Pastafarians have argued for the religious freedom to wear colanders on their heads; when Coyne ponders if Shakespeare really wrote the works of Shakespeare we might wonder if New Atheists should ask for the right to wear tin foil hats. He has wandered far from the academy and entered the realm of the conspiracy theorist. We are tempted to ask him who was responsible for the murder of JFK or what really happened at Roswell. But, instead, we will turn to some of his more substantial questions.

Coyne references an article by the amateur historian Michael Paulkovich (or, to be more exact, he references an article about this article, and then admits that he hasn’t read Paulkovich for himself!) Paulkovich argues that Jesus did not exist because he is not discussed by one of 126 authors who could have known about Jesus. But the list of 126 writers who should have written about Jesus could most kindly be described as farcical. It includes figures who did not leave us any written works (Apollonius of Tyana; C. Cassius Longinus); writers for whom we only have fragments (Thallus); two historians who did mention Jesus (Tacitus and Josephus) and another who was probably aware of him (Suetonius); historians who did not write about the relevant period; and philosophers and rhetoricians with no interest in either history or a religion they would have considered foreign and superstitious!

In any case most of these authors do not mention Paul, Peter or James, all of whom reputedly either witnessed or performed remarkable miracles. But everyone agrees that they existed. Indeed, most of the authors on the list do not mention the first Christian community in Jersualem at all! Are we to infer that the first Christians did not exist? Paulkovich insists that Apollonius of Tyana both existed and was reputed to be a worker of wonders. So how many of the 126 writers who could have mentioned Apollonius did? Given that he forgot to include Philostratus, not many!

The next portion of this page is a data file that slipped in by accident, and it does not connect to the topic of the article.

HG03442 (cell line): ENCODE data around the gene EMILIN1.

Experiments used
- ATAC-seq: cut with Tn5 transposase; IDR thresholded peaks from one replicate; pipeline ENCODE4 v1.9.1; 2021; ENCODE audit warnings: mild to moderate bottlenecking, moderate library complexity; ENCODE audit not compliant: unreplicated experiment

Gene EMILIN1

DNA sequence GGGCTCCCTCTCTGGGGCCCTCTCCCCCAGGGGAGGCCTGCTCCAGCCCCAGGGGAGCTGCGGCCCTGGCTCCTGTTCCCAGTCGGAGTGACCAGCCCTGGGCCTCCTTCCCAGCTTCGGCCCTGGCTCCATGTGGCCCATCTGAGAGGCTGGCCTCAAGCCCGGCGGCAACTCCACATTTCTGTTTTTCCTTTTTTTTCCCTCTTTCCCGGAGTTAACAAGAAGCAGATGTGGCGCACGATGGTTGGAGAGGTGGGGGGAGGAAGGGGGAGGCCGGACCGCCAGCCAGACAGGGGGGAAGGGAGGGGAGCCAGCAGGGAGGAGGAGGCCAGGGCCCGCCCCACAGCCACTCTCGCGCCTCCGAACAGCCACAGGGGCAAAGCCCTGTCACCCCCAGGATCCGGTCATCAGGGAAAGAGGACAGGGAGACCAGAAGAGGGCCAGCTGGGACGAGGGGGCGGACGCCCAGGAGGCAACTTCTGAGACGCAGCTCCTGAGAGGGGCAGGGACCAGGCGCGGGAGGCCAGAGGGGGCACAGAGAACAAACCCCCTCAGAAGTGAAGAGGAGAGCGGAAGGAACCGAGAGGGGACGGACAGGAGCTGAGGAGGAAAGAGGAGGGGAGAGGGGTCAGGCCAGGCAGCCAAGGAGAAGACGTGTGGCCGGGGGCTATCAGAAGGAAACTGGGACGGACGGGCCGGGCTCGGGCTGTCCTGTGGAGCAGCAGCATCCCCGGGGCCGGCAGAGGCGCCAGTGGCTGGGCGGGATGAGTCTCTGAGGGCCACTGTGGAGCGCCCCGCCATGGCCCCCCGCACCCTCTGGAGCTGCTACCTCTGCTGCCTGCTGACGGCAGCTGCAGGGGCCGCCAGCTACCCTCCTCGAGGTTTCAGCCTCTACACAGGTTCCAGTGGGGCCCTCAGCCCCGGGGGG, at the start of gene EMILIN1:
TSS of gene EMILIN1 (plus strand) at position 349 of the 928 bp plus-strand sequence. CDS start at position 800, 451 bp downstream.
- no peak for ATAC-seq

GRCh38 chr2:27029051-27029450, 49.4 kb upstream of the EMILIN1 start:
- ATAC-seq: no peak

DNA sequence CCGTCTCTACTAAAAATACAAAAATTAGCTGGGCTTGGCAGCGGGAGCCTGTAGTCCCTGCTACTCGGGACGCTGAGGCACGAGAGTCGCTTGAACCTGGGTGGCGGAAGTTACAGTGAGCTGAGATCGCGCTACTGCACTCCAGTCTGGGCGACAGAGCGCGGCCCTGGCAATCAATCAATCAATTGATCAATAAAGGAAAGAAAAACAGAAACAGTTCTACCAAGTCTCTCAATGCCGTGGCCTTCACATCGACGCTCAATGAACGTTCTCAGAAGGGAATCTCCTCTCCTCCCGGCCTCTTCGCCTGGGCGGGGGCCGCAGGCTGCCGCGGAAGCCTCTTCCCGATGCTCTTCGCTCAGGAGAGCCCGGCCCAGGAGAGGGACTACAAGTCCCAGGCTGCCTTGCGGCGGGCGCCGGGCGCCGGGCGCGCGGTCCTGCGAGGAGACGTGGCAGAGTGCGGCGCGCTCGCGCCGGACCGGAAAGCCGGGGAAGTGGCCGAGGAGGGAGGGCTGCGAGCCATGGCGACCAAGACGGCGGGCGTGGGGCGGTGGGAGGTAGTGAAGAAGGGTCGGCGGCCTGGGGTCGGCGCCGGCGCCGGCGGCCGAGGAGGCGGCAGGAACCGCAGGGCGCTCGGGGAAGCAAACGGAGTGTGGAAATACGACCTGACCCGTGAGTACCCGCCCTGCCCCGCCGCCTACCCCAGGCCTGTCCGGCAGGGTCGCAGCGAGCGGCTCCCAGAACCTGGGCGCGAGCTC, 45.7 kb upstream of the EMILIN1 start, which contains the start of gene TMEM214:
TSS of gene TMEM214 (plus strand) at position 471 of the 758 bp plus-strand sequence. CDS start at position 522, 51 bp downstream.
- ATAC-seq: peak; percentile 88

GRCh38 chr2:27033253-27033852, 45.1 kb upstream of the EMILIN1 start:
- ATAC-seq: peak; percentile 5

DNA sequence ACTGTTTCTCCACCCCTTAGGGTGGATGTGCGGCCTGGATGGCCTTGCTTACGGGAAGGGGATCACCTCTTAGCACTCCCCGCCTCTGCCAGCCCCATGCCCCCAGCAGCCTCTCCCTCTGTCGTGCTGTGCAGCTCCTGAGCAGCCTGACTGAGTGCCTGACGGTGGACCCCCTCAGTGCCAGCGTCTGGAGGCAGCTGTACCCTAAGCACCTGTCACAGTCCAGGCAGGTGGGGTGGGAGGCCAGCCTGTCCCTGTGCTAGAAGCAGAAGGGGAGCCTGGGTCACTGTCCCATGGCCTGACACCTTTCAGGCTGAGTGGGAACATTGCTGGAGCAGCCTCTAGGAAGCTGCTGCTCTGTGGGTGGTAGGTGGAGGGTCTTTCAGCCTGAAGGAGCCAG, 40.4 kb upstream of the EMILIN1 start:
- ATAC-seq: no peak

The farce becomes truly hilarious when Coyne asserts, without argument, that the historical sources which mention Jesus have been debunked and that Paul does not treat Jesus as an historical person in his letters. (By “debunking” Coyne seems to mean thinking of a possible scenario in which all this evidence was tainted or fabricated by mischievous Christians.)  First, let’s consider Paul. In his earliest letter Paul mentions that he met James, the brother of the Lord. Not many mythological figures have brothers you can chat to. We’ll return to James below, for Josephus gives us independent testimony for his existence. [i] In a parenthetical remark in 1 Thessalonians 2 v 15-16[ii], Paul refers to Jesus execution by the Jewish people.

Paul also notes that Jesus was, like any true Jew, descended from Abraham; he also believed that Jesus had David as an ancestor. 1 Corinthians 15 refers to Jesus’ death and burial and 1 Corinthians 11 describes how Jesus instituted the last supper before his death. His teaching on love and judging reflects Jesus’ and his views on eschatology parallel Jesus’. True, he does not mention the parables or miracles of Jesus; but neither does the book of Acts, which has the same author as the gospel of Luke. Paul was writing pastoral letters, not Gospels. Why would we expect his letters to read like biographies of Jesus when that was not his intention?

This means that someone whose life overlapped with Jesus’ – Paul  – identified Jesus as an historical person. We should also note at this point that the Gospels very probably used sources which were put into writing in the 40s and 50s. For example, the passion narratives are well developed units probably composed in the 40s. The ‘Synoptic Apocalypse’ (Mark 13) was probably recorded in 39/40 AD as a response to the Caligula crisis. The notion that all the material included in the Gospels was not written down until 70AD does not stand careful scrutiny.

Tacitus quite clearly affirmed that “Christ suffered the extreme penalty under Pontius Pilate” (Ann. 15.44.3.) It is logically possible that Tacitus uncritically copied a Christian source at this point; but it is also logically possible that America faked the moon landings. We are interested in what is plausible. Tacitus was quite capable of distinguishing rumour from a solid source. Furthermore, he refers to Christianity as a “mischievous superstition” growing in a city “where all things hideous and hateful from every part of the world find their centre and become popular”. It is unlikely that he took any Christian claim at face value.